VAT is supposed to be a simple self-assessing tax, however for any business, getting VAT right represents a substantial and often onerous burden. This is particularly the case for any business or organisation that receives VAT exempt income as well as VATable income.

Where any organisation receives VAT exempt income and VATable income the organisation is classed as being “partially exempt” for VAT purposes. This means that the organisation must make time consuming and sometimes complex calculations each VAT return period and on a yearly basis to calculate how much VAT the organisation is allowed to claim on its costs.

This issue affects not for profit organisations, businesses making VAT exempt supplies such as education bodies and organisations operating in the financial service sector, however, it can also impact on any business that holds VAT exempt property that it uses to gain rental income.

In order to work out how much VAT can be claimed the organisation has to attribute the VAT on its costs to VATable use (fully recoverable), VAT exempt use (irrecoverable subject to the deminimis limits) or residual use (partly recoverable), i.e VAT on costs that support both VATable and VAT exempt activities. The residual VAT is then apportioned to calculate the element that can be claimed. The standard method of recovery is based on the taxable turnover of the business calculated as a percentage of its total turnover , however, special methods (any alternative method that produces a result that is fair and reasonable) can be applied for in writing to HMRC. In all cases there are deminimis limits below which exempt VAT can be claimed.

Needless to say working out how much VAT can be claimed each VAT return period can create a real administrative burden and this becomes even more onerous where an organisation property related capital costs of more than £250,000 plus VAT or more (for any individual project) in the last ten years. This puts the property within the capital goods scheme (CGS) meaning that the organisation has to make adjustments each year for the ten years CGS life of the property.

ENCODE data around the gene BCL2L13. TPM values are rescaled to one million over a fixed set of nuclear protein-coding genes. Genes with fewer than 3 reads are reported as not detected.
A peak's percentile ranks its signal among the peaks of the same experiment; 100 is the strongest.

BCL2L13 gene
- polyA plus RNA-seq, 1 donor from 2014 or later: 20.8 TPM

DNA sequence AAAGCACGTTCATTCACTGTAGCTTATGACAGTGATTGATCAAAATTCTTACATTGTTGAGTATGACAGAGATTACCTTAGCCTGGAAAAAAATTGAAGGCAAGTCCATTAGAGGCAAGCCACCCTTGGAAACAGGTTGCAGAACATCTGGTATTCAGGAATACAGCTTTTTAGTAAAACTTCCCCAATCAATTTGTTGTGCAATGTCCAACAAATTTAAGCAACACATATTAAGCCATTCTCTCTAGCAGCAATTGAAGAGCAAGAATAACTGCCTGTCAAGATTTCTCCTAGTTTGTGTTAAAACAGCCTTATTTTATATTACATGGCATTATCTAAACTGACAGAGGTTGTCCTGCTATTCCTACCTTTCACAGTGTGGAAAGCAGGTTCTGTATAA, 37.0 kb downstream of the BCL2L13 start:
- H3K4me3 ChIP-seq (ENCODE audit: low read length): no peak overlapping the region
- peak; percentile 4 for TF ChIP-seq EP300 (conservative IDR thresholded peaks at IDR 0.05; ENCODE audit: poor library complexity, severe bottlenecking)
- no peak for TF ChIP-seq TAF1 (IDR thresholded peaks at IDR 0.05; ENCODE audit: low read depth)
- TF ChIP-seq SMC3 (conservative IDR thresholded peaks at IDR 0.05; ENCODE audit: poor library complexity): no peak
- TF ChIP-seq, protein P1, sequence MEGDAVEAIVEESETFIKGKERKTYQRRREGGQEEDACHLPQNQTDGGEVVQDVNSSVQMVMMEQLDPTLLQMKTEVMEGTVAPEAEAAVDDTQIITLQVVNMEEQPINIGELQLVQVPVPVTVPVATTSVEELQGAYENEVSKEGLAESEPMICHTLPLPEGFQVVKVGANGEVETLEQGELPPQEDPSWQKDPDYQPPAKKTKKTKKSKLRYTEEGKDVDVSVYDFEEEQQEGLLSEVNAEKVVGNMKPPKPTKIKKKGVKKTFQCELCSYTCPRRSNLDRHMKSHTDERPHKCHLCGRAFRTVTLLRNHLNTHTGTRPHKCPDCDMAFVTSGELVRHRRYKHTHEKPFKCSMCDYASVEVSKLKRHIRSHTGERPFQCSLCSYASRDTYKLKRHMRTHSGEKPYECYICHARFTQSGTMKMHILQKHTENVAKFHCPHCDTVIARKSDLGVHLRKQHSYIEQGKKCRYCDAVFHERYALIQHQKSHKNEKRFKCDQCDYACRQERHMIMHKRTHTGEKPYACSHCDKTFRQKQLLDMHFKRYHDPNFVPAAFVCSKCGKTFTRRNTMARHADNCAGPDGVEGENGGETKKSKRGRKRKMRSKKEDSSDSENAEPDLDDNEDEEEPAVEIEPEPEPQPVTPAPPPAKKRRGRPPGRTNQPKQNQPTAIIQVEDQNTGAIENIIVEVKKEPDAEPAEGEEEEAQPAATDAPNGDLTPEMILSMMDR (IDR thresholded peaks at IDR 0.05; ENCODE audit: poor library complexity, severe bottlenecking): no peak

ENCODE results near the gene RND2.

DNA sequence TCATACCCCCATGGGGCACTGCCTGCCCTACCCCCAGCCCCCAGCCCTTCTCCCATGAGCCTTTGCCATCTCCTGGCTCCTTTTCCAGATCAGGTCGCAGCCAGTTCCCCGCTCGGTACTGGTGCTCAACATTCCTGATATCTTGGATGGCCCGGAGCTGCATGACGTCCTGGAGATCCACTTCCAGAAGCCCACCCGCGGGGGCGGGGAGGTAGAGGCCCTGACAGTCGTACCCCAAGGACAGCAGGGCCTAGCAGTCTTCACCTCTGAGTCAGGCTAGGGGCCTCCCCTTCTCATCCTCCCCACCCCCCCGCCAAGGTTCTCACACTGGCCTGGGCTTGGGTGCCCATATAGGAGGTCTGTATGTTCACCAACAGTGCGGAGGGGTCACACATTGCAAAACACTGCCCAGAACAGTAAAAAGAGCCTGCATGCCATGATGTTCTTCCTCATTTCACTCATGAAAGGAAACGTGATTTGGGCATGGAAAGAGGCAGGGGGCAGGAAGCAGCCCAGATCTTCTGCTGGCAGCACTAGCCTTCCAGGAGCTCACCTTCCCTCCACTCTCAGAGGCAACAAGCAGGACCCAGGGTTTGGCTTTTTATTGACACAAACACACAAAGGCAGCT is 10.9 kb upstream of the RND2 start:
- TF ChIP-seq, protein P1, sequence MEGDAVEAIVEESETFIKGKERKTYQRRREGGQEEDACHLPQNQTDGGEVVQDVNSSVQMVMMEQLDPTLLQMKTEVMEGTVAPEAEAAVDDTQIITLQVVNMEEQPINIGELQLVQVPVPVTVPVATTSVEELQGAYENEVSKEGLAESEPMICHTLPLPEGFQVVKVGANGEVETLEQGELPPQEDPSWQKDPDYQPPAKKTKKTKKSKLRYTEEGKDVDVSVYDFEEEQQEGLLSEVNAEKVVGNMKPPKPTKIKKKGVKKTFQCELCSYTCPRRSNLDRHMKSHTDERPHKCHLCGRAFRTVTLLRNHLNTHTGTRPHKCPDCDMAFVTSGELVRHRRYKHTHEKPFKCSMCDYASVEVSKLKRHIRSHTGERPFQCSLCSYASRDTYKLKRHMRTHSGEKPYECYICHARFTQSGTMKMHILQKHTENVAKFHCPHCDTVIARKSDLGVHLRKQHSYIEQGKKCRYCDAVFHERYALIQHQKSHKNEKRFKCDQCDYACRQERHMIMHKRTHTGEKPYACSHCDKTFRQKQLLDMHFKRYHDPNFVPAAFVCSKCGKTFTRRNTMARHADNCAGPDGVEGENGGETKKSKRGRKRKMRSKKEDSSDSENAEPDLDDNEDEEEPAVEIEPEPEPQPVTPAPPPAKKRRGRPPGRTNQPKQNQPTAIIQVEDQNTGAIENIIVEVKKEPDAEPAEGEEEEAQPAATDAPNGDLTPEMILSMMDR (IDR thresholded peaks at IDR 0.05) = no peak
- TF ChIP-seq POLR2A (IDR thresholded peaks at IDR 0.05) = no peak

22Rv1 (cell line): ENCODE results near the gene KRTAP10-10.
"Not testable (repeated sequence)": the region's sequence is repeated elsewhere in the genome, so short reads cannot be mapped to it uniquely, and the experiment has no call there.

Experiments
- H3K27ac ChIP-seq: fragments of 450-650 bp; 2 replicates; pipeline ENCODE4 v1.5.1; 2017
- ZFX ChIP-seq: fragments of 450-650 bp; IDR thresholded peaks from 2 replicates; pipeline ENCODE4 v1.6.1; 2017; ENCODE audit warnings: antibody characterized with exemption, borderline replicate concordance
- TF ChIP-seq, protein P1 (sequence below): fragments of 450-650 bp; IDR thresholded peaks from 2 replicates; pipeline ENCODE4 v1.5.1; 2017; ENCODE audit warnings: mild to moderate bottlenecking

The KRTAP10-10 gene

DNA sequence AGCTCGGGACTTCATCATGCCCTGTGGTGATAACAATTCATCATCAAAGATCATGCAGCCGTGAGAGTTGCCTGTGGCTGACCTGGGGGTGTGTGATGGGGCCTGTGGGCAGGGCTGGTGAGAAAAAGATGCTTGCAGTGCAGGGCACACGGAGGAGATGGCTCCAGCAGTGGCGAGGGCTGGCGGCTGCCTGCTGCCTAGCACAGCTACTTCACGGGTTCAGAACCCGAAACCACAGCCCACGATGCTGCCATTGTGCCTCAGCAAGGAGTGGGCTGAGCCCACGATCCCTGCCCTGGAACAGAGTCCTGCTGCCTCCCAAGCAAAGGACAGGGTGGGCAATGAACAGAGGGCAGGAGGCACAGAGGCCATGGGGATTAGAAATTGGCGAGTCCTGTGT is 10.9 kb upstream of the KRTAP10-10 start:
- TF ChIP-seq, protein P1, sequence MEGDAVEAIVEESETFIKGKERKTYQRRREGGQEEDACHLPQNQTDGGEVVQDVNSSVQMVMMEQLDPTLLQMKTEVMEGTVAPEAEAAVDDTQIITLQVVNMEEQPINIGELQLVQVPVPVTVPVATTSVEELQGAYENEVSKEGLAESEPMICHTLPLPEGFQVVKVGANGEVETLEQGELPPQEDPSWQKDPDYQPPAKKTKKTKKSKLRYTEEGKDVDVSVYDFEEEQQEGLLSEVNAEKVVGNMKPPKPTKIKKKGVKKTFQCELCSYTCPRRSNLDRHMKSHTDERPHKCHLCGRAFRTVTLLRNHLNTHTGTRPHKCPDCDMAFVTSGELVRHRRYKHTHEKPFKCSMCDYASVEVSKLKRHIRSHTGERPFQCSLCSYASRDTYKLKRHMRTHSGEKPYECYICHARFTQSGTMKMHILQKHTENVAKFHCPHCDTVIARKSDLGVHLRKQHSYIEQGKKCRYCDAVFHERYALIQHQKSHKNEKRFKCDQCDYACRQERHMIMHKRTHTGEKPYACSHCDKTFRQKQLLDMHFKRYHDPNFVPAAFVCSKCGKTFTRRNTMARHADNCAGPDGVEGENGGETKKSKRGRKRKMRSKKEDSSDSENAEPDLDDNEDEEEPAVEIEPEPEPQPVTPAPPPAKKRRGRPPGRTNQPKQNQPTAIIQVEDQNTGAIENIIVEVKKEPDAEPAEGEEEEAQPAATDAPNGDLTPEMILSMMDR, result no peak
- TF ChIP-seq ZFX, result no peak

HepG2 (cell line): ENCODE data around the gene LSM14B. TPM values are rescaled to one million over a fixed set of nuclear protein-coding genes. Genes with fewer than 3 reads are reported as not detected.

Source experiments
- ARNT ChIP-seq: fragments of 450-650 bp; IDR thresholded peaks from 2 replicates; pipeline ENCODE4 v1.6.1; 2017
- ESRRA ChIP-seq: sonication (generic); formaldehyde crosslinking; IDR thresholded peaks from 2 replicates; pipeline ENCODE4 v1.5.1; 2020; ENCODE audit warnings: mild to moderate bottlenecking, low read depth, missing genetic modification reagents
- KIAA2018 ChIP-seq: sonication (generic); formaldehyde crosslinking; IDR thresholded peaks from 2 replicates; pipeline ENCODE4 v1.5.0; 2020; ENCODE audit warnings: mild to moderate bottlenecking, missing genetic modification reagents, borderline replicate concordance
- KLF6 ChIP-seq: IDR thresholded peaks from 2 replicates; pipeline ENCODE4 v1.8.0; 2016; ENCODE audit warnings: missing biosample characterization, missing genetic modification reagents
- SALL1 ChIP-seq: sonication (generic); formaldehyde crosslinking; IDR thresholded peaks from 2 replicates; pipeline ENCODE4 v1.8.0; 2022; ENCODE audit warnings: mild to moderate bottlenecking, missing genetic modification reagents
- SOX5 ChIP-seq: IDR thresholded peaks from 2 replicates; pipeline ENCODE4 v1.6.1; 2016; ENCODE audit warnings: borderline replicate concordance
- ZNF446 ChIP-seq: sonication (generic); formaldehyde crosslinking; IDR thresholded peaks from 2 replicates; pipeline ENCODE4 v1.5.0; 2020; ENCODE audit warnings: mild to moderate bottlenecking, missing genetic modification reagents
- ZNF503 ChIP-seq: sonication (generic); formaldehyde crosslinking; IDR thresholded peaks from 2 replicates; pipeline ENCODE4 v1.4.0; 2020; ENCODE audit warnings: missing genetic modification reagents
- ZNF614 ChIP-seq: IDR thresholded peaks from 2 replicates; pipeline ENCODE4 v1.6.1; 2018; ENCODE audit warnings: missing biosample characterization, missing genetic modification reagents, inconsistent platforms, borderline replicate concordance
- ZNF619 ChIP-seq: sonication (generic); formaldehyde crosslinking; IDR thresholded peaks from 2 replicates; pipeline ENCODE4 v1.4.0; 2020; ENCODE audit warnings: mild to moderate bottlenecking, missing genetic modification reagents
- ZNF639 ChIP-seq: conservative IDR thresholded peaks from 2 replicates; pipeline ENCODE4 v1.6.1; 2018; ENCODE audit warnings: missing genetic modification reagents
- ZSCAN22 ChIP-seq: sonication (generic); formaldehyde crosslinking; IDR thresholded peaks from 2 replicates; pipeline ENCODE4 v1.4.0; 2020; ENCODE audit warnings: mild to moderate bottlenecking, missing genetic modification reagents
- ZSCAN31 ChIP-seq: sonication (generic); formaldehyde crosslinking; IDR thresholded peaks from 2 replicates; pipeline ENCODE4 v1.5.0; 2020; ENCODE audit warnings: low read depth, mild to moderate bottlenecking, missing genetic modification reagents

Adjustments are also required where an organisation has acquired a single item of computer equipment for a cost of £50,000 plus VAT or more. These adjustments are rarely required as the threshold was set when a mainframe the size of a small house was required to provide the functionality that the average mobile phone can now provide.

The CGS adjustments are a legal obligation and are required to reflect any changes in VATable use of the property, and in some cases also to make adjustments for any non-business use.

Following a review by the Office of Tax Simplification in 2017, HMRC are now responding and calling for organisations that are impacted on by the partial exemption and CGS calculations to comment on a questionnaire.

https://assets.publishing. uploads/system/uploads/ attachment_data/file/818819/ Simplification_of_Partial_ Exemption_and_Capital_Goods_ Scheme_-_Call_for_evidence.pdf

The information provided will then be used as evidence for any proposed changes to simplify the partial exemption, deminimis and CGS. The questionnaire focus is very much around:

  1. the difficulties that businesses face in agreeing a special method with HMRC, which can take months to agree,
  2. the deminimis limits and if the threshold for exempt related costs of £625 VAT per month which has been in place since 1994 should be either increased or removed as in some EC countries there is no deminimis limit, and
  3. Simplifying the CGS including changing the £250,000 plus VAT threshold that has been in place since 1990 and no longer reflects the current cost of properties and work to them and changing the length of the number of adjustments and removing computer equipment from the CGS entirely.

If your organisation or your clients are partially exempt and are not already aware of the requirement to apportion the VAT that they incur before recovering it from HMRC, or require assistance with any issues relating to partial exemption and/or the CGS please contact your usual VAT advisor or our VAT helpline for an initial discussion.

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